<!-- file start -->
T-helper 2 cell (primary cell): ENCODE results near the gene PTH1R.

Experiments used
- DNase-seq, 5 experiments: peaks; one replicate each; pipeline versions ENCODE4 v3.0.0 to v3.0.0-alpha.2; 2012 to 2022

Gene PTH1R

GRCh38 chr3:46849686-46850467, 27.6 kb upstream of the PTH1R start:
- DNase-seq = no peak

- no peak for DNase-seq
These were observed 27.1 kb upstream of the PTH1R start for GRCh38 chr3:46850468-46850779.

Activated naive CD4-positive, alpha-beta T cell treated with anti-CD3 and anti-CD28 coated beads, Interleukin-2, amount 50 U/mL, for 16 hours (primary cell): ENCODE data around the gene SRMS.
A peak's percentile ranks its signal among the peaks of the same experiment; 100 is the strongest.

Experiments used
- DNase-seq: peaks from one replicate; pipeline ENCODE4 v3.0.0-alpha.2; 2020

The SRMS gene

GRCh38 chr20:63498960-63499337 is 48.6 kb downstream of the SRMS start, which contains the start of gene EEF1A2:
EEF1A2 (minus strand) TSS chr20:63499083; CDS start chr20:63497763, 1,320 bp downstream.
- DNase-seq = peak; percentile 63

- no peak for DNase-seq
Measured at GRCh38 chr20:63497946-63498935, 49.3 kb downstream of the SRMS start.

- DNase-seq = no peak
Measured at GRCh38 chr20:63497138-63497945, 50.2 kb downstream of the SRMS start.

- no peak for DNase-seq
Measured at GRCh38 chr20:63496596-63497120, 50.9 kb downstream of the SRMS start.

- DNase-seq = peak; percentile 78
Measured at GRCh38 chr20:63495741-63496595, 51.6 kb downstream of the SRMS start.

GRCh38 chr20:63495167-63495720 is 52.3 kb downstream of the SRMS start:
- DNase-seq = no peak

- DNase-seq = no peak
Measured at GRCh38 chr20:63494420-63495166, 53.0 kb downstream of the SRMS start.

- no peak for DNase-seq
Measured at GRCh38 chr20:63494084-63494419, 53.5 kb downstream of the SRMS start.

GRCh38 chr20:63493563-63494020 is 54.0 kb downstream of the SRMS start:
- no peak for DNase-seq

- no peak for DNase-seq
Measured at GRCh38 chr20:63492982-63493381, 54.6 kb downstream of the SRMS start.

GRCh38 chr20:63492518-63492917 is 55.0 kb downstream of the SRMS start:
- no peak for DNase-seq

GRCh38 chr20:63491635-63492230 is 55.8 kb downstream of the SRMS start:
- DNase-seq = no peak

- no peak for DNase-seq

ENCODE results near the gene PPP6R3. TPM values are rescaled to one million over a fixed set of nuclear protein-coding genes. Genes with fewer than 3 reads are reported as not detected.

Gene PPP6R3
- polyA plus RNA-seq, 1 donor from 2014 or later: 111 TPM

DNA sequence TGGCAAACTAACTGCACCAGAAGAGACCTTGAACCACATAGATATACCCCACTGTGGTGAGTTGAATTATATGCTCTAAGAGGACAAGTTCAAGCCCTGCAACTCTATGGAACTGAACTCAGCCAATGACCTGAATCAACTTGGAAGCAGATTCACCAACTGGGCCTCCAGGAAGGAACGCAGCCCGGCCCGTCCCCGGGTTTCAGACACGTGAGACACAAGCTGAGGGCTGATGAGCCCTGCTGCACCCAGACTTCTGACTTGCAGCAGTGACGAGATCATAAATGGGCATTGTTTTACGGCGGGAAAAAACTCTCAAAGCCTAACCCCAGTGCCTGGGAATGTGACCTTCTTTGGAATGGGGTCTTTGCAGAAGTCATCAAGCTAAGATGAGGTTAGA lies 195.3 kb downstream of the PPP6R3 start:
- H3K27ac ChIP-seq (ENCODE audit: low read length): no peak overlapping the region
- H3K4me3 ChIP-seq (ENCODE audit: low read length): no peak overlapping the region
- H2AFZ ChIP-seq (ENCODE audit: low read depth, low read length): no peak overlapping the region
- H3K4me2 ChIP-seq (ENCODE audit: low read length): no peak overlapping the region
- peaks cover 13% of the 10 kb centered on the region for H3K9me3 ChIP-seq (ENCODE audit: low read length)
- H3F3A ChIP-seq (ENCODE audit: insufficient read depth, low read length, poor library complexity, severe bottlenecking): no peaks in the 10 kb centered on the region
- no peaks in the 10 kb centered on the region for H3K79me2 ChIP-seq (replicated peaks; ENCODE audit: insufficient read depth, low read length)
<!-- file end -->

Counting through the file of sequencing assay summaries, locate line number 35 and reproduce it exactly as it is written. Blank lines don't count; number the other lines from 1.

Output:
GRCh38 chr20:63492518-63492917 is 55.0 kb downstream of the SRMS start: